| Quote #7
"Hey Arnold," he said. "I looked up 'in love with a white girl' on Google and found an article about that white girl named Cynthia who disappeared in Mexico last summer. You remember how her face was all over the papers and everybody said it was such a sad thing?"
"I kinda remember," I said.
"Well, this article said that over two hundred Mexican girls have disappeared in the last three years in that same part of the country. And nobody says much about that. And that's racist. The guy who wrote the article says people care more about beautiful white girls than they do about everybody else on the planet. White girls are privileged. They're damsels in distress." (16.24-16.26)
Gordy's Google-searched article discusses the preference given to white women by Western society. As the case of Cynthia illustrates, white women are often more highly valued than Mexican women. Is Arnold privileging white women by pursuing Penelope? Why or why not? What does Gordy think? What does Rowdy think? What do you think?
| Quote #8
Traveling between Reardan and Wellpinit, between the little white town and the reservation, I always felt like a stranger.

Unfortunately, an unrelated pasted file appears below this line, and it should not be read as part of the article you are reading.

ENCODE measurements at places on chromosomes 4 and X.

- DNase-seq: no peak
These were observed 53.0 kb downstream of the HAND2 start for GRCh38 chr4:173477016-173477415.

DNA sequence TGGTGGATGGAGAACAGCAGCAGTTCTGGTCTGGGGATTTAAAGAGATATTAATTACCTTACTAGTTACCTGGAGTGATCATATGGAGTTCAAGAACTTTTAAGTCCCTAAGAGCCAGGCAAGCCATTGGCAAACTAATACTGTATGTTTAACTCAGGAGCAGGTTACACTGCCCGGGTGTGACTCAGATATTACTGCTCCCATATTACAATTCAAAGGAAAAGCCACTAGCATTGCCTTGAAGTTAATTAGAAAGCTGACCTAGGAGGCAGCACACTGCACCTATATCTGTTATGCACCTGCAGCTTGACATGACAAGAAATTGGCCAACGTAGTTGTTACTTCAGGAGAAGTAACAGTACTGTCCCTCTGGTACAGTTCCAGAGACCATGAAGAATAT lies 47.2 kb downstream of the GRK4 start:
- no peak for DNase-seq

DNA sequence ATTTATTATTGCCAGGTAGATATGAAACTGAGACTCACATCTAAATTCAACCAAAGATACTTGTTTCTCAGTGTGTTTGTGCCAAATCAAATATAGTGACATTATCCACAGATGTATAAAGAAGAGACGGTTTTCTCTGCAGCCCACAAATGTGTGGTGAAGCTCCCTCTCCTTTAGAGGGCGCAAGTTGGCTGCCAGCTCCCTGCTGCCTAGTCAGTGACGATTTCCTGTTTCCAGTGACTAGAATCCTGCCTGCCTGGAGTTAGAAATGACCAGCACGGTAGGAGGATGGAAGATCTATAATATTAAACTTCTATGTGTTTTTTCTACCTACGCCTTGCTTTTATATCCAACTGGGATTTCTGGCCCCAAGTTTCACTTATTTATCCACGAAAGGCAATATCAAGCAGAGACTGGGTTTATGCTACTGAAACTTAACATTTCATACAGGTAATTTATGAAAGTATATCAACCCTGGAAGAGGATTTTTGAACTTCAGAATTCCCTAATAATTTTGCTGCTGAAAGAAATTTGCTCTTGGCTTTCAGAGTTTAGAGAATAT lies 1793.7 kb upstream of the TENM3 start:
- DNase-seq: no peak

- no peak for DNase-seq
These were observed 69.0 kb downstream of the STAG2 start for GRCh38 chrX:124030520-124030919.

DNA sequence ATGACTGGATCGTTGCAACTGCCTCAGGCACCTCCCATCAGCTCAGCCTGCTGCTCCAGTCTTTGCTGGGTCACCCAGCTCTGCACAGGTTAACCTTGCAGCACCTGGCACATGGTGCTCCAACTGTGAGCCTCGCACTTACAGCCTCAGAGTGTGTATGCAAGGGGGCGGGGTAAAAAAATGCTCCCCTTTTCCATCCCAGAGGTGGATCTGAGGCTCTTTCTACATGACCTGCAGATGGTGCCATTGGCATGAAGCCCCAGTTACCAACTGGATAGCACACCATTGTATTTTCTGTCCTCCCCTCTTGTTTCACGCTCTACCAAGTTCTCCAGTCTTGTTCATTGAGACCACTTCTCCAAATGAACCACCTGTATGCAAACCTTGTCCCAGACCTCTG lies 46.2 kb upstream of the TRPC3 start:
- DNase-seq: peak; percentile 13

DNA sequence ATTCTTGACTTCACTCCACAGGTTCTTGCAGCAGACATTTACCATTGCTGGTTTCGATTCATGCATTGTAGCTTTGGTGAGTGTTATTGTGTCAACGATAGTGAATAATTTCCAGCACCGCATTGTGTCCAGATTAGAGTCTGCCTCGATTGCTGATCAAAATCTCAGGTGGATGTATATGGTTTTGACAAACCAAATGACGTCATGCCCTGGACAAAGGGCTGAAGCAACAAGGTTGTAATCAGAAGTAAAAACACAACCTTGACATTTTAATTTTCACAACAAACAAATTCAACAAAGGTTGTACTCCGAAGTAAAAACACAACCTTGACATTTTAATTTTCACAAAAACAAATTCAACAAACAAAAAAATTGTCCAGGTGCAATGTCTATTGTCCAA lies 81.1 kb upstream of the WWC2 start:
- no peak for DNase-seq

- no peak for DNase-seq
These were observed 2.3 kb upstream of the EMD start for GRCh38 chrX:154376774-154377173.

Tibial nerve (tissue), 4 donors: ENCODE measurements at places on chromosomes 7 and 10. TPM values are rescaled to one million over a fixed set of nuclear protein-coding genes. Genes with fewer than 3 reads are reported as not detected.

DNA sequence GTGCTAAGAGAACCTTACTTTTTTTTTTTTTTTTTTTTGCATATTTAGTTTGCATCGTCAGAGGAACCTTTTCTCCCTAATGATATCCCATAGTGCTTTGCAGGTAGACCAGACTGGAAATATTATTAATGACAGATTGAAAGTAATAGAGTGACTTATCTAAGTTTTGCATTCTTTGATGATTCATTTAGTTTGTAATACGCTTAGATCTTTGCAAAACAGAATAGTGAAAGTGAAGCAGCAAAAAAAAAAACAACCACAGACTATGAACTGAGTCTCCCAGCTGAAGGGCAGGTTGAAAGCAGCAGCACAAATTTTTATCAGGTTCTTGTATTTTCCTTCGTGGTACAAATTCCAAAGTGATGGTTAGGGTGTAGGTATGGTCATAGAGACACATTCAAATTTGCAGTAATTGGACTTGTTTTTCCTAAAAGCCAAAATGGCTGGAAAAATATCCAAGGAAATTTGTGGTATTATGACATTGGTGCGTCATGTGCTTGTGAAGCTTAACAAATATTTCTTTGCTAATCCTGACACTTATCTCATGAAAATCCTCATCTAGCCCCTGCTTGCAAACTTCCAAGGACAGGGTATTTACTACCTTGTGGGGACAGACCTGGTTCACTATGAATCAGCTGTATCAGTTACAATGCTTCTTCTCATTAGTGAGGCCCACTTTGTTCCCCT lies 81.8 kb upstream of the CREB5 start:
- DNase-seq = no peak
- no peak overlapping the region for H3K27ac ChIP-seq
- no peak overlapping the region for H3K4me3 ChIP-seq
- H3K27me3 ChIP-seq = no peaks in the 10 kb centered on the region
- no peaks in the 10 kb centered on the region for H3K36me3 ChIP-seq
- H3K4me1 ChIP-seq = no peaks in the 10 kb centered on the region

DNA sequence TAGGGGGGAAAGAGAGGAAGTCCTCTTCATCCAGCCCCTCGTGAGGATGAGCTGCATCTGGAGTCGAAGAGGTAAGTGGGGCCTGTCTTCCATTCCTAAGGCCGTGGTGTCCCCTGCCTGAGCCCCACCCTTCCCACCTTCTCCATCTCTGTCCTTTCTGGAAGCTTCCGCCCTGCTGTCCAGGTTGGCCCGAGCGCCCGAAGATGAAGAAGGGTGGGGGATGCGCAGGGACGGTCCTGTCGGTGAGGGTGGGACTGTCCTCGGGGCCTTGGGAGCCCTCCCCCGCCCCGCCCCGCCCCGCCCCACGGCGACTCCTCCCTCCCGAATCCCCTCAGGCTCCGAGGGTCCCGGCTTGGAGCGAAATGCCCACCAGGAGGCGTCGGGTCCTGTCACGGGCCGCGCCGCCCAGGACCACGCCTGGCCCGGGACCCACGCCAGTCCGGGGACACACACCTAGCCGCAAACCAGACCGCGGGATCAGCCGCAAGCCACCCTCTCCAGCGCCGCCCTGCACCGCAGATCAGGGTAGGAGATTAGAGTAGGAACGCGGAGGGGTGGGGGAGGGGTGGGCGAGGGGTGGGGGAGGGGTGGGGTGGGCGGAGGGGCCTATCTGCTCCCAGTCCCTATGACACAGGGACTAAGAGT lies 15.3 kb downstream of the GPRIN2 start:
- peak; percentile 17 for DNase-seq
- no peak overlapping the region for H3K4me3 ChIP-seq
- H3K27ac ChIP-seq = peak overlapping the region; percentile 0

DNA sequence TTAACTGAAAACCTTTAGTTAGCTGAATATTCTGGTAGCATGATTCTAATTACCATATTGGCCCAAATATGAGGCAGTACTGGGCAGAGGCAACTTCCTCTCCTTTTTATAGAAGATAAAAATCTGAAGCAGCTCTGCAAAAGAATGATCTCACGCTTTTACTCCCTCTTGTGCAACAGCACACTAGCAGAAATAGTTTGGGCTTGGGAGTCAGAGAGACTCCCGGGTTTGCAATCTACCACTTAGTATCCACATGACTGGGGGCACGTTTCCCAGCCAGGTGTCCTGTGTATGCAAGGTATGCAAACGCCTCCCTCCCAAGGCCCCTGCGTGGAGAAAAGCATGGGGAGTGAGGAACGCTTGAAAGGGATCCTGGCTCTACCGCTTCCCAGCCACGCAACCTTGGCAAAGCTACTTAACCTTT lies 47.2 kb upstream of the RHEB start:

I was half Indian in one place and half white in the other.
It was like being Indian was my job, but it was only a part-time job. And it didn't pay well at all. (17.1-17.3)
Arnold feels as though he's too white for the reservation and too Indian for Reardan. The result is that he feels like a stranger in both places. Why does Arnold's racial identity change depending on where he is?
| Quote #9
"I know, I know, but some Indians think you have to act white to make your life better. Some Indians think you become white if you try to make your life better, if you become successful."
"If that were true, then wouldn't all white people be successful?"
Man, Gordy was smart. I wished I could take him to the rez and let him educate Rowdy. Of course, Rowdy would probably punch Gordy until he was brain-dead. Or maybe Rowdy, Gordy, and I could become a superhero trio, fighting for truth, justice and the Native American way. Well, okay, Gordy was white, but anybody can start to act like an Indian if he hangs around us long enough. (18.15-18.17)
Gordy and Arnold discuss how you can become white or become Indian. This suggests that race is not so much something that you are born into (something biologically determined), but a category that can be changed by your behavior. We might say then that, according to the novel, race can be socially constructed.